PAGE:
The jet stream is generally defined to be a current of fast-flowing air at high altitudes, somewhere between 8-15 km (25,000 to 48,000 ft or about the 400-200 mb pressure level) above the Earth's surface. Jet stream wind speeds blow, by definition, in excess of 94 km/h (57 mph) and can reach nearly 500 km/h (300 mph). The jets are quite variable in their properties but a typical jet stream is hundreds to thousands of kilometres (miles) in length, about 160 to 500 km (100-300 miles) wide and about a kilometre deep (5/8 mile). (Though the polar jet streams form along the polar front in the Prevailing Westerlies belt that circles the planet, they do not always circumnavigate the globe as a continual stream.) The jet winds usually have a west to east direction, though they may loop with large north-south deflections.

    The northern polar jet stream (also called the polar jet, or the mid-latitude jet stream, or just the jet stream) is the one having the most influence on weather across much of the United States,Canada- and across the Atlantic Basin.The polar jet stream can usually be found somewhere in the latitude belt from 40-60 degrees at an altitude from 7600 metres to 10,600 m (25,000-35,000 ft).

    The highest wind velocity is found in the jet stream core where speeds can be as high as 460 km/h (290 mph) in the winter. The jet stream core region averages 160 km/h (100 mph) in winter and 80 km/h (50 mph) in summer. Those segments within the jet stream where winds attain their highest speeds are commonly known as jet streaks.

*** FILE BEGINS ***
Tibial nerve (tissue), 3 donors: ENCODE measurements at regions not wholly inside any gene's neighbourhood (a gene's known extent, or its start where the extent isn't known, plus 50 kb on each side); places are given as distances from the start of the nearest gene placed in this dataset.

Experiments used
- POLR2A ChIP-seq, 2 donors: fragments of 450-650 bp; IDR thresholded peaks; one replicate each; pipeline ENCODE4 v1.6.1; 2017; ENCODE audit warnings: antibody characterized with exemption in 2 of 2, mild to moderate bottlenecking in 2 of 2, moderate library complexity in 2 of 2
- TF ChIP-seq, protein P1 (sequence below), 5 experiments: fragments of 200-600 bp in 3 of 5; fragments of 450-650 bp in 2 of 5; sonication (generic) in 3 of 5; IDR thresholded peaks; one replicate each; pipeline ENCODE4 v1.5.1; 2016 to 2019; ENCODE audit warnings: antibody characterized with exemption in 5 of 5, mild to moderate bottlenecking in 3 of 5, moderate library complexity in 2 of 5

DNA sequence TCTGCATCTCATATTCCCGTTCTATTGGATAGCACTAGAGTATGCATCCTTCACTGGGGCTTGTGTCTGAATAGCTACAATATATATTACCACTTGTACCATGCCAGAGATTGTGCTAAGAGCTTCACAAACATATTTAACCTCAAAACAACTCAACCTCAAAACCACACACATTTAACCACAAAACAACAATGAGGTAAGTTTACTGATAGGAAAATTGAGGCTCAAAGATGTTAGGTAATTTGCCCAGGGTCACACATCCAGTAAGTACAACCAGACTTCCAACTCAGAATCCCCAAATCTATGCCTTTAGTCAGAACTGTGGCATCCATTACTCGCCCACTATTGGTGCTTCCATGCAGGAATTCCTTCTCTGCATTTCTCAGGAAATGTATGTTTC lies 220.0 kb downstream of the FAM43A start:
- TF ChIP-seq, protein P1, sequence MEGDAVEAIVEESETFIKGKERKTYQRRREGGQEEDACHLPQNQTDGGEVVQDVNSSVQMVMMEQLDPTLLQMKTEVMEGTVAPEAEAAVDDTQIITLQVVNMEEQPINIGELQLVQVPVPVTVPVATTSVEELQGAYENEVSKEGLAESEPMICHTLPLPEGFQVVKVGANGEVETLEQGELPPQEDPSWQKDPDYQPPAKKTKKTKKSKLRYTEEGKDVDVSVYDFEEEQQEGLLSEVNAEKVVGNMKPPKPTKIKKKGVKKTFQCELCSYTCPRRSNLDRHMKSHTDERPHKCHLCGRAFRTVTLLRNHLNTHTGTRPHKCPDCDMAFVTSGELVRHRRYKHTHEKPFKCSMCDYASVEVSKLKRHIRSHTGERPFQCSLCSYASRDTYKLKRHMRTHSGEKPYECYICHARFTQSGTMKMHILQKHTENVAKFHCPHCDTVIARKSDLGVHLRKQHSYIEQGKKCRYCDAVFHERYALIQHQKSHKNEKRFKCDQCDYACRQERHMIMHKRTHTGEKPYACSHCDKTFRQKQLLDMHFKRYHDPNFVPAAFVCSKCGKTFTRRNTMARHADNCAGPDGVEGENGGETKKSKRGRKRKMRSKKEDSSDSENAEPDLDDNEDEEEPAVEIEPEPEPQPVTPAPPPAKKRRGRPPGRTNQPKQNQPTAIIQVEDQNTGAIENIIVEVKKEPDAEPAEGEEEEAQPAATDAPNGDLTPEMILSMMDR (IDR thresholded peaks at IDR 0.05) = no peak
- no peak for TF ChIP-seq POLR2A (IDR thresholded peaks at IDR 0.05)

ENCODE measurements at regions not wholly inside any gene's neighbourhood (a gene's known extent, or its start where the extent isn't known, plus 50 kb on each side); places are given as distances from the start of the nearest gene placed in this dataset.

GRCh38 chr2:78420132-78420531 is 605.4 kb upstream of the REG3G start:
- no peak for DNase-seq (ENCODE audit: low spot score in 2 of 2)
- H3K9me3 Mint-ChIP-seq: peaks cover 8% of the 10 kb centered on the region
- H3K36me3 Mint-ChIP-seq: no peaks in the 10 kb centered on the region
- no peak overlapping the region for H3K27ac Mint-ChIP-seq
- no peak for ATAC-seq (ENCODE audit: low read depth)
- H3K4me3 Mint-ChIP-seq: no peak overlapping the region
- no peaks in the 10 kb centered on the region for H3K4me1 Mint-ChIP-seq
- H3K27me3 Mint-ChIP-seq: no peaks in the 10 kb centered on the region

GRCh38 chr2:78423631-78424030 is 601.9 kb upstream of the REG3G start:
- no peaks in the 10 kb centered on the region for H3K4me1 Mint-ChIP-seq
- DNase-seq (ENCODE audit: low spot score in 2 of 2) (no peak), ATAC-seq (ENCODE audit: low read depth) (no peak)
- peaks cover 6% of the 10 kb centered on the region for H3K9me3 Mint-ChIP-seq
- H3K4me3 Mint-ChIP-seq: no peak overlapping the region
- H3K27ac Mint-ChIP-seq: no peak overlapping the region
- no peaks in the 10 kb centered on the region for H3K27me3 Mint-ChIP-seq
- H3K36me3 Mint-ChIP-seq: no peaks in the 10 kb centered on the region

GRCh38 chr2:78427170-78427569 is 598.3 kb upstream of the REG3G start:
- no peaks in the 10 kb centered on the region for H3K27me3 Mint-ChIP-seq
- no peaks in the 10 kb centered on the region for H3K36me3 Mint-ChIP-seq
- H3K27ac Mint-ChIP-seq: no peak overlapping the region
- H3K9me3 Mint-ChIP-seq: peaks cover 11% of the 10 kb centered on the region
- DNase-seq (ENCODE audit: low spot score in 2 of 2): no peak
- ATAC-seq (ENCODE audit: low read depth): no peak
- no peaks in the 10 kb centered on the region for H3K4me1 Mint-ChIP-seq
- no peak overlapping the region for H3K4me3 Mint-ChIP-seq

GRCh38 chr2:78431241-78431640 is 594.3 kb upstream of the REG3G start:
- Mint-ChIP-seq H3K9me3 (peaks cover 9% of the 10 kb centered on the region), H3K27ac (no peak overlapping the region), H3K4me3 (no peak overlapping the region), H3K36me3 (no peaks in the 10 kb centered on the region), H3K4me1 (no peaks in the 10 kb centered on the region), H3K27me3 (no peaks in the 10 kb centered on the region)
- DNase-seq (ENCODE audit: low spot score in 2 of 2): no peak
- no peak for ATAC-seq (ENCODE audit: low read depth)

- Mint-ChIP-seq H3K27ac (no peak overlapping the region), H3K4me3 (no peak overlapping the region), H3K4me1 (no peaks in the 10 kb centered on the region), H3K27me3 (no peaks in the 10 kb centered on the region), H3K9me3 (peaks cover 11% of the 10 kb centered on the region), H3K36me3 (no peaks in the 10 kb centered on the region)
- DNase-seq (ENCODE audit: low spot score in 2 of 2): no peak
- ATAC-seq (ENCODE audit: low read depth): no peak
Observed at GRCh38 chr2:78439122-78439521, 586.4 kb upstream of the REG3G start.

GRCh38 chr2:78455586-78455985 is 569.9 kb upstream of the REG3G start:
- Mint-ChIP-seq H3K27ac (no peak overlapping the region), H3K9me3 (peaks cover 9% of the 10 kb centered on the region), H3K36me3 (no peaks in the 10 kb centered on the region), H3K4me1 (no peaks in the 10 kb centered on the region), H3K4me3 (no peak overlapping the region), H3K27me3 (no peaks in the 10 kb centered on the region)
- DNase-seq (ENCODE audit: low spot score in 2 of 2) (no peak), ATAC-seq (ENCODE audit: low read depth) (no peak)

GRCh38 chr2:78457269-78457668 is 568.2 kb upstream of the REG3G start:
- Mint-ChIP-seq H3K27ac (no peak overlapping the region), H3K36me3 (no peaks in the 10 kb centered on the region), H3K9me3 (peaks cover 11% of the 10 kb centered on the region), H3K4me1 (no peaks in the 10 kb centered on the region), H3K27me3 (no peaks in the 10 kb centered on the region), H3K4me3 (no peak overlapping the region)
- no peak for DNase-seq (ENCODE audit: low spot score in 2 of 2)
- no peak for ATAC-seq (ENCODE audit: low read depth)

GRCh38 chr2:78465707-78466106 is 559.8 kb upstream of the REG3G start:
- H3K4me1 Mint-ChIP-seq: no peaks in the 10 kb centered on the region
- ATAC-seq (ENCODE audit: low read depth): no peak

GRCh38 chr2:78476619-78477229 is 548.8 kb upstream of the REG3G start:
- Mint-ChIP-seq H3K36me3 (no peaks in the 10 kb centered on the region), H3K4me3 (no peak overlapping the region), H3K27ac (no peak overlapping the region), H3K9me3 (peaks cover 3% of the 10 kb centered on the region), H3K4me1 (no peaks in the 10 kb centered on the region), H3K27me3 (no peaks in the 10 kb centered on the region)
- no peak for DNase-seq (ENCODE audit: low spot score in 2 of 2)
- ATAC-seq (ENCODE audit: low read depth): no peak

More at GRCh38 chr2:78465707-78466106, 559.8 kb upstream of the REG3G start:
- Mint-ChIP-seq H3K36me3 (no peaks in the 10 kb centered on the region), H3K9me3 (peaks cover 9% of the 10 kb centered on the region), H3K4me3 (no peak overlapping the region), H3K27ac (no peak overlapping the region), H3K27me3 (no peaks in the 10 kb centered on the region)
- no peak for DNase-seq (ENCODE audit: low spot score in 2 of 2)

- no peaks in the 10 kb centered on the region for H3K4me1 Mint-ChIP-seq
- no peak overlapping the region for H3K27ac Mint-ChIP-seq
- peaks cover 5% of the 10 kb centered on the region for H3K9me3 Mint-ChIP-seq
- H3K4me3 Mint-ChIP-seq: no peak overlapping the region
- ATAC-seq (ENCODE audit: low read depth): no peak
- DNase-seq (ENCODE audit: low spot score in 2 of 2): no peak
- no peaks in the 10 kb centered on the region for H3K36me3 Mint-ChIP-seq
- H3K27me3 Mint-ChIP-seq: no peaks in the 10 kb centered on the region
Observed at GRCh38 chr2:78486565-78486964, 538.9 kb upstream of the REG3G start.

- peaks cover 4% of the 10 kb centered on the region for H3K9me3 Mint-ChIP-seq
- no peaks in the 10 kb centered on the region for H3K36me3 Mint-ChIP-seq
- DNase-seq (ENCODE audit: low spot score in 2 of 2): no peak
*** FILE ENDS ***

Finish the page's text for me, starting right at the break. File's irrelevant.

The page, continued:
The polar jet stream position marks the location of the strongest temperature contrasts between polar and subtropical latitudes on the Earth surface. Therefore, the strongest polar jet stream velocities usually occur during the winter months. During the summer months, when the equator-pole surface temperature differences are less dramatic, the jet winds blow slower and are usually found at higher latitudes.

    The polar jet stream is formed in the region of greatest contrast between polar and subtropical air known as the polar front where the cold, dry polar air meets the warm, moist air from the subtropical regions. From a climatological viewpoint, the position of the polar front forms a more or less even band around the globe, slipping north and south with the seasonal changes.

    In the vicinity of the polar front, the air pressure drops more rapidly with increasing altitude in the denser cold air than in the less dense warm air. This temperature effect on air density results in air pressure at any given altitude being higher on the warm (equatorward) side of the polar front than on the cold (poleward) side. When cold air and warm air masses sit side by side, the higher the altitude, the greater the pressure difference between the cold and warm air. Thus, across the polar front, the horizontal pressure differential (or gradient) causes air to flow from the warm side of the front towards the cold side.

    Once the air begins to flow, it is deflected by the Earth's rotation (called the Coriolis effect) and prevented from flowing directly from high to low pressure. Air flowing from higher pressure towards lower pressure is deflected to the right in the Northern Hemisphere (or to the left in the Southern Hemisphere). The resulting flow produces a westerly wind current generally flowing towards the east, parallel to and above the polar front. Very strong temperature and pressure gradients in the polar frontal zone can intensify these wind speeds to over 94 km/h, thus forming a jet stream.